Grand Prizes of $1,500 Presented to Top Competitors
A total of 68 Burmese pythons were harvested between January 12th and February 10th in an effort to heighten public awareness about the invasive species, and to gather data about the pythons and their impact on the Everglades ecosystem.
Florida FWC commissioner Ron Bergeron and FWC executive director Nick Wiley congratulated and presented the top finishers with their trophies at Zoo Miami on February 16th:
- General Competition for Most Pythons:
- Brian Barrows took in six pythons to win the grand prize of $1,500.
- Bill Booth harvested 5 pythons to win the second place prize of $750.
- Python Permit Holders Competitions for Most Pythons:
- Ruben Ramirez collected 18 pythons to win the grand prize of $1,500.
- Blake Russ brought in five pythons to win the second place prize of $750.
- General Competition for Longest Python:
- Paul Shannons caught a 14-foot, 3-inch-long python to win the grand prize of $1,000.
- Rigoberto Figueroa caught a 14-foot, 2.3-inch-long python to win the second place prize of $750.
- Python Permit Holders Competition for Longest Python:
- Blake Russ harvested an 11-fot, 1-inch-long python to win the grand prize of $1,000.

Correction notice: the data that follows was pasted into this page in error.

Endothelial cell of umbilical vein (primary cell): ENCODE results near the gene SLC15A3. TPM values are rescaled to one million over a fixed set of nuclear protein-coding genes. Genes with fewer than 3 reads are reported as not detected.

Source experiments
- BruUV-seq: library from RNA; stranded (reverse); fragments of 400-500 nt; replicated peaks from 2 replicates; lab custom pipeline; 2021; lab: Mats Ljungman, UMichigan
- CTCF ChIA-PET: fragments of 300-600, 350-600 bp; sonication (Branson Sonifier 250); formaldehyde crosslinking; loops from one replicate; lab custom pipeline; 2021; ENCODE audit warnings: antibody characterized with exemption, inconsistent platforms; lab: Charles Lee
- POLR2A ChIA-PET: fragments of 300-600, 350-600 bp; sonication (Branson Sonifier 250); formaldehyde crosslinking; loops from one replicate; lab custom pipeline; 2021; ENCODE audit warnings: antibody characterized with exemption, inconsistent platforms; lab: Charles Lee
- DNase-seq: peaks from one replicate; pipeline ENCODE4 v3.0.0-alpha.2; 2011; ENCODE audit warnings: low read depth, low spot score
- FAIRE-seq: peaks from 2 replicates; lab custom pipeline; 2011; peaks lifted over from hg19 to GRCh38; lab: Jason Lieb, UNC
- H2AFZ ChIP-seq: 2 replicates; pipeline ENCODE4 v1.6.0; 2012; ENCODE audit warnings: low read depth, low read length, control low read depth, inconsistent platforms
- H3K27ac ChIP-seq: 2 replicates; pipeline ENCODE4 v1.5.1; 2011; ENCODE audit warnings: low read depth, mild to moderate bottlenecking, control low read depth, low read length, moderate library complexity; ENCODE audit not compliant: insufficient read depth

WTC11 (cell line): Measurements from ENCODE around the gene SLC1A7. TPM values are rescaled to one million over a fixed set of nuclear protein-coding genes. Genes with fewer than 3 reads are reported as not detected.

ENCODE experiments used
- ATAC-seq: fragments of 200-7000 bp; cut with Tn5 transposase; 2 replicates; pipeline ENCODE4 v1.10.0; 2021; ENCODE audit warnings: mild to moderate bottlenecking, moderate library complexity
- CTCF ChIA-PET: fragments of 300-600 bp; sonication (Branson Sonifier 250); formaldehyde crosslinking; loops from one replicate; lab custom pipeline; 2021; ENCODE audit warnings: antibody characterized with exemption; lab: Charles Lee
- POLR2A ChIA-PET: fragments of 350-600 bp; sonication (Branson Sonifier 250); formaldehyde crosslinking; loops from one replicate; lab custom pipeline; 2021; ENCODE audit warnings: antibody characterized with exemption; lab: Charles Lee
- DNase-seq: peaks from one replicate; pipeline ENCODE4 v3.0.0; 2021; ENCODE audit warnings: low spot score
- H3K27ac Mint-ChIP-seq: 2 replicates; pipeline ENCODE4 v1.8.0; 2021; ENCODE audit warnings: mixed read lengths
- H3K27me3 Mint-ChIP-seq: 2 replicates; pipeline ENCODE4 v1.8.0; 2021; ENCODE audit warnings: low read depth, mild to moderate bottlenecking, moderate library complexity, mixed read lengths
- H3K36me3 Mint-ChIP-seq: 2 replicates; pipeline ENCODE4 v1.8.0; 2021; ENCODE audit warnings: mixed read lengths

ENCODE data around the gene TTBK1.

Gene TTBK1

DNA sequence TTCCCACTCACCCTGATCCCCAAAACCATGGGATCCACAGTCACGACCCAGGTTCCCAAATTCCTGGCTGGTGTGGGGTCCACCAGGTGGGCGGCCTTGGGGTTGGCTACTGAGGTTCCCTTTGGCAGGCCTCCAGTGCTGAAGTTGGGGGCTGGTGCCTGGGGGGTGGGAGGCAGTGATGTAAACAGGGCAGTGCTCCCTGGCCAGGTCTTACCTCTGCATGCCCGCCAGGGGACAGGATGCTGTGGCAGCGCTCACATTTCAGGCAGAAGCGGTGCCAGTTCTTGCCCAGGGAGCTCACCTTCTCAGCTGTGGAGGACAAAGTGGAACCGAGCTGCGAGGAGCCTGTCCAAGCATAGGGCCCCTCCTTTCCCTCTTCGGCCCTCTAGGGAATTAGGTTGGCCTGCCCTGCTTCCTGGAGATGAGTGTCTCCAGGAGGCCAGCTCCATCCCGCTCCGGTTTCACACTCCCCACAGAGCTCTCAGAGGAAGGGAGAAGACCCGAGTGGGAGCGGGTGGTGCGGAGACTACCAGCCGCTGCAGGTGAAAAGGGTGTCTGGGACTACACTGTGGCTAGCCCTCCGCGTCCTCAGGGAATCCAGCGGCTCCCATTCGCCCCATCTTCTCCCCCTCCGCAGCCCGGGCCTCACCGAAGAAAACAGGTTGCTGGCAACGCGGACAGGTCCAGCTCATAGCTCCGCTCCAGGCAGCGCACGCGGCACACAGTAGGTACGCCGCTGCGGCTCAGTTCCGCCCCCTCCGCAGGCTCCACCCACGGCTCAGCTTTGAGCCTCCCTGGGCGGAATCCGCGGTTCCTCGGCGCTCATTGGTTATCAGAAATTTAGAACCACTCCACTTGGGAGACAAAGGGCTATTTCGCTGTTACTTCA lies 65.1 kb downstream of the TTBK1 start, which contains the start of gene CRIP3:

- Ruben Ramirez brought in a 10-foor, 6.8-inch-long python to win the second place prize of $750.
Nick Wiley stated after the awards ceremony that, “Thanks to the determination of Python Challenge competitors, we are able to gather invaluable information that will help refine and focus combined efforts to control pythons in the Everglades. The enthusiastic support from the public, elected officials, conservation organizations, government agencies and researchers gives hope that we can make progress on this difficult conservation challenge by working together.”
Possession and sale of Burmese pythons as pets is prohibited in Florida; federal law also bans the interstate sale and the importation of invasive species such as the Burmese python.
If you wish to assist in controlling invasive species such Burmese pythons you can:
- Report sightings of the invasive species to 888-IVE-GOT-1 or www.ivegot1.org.
- Remind others about the dangers and problems associated with releasing non-native species, and avoid releasing those species yourself.
Images and video courtesy Florida Fish and Wildlife Conservation Commission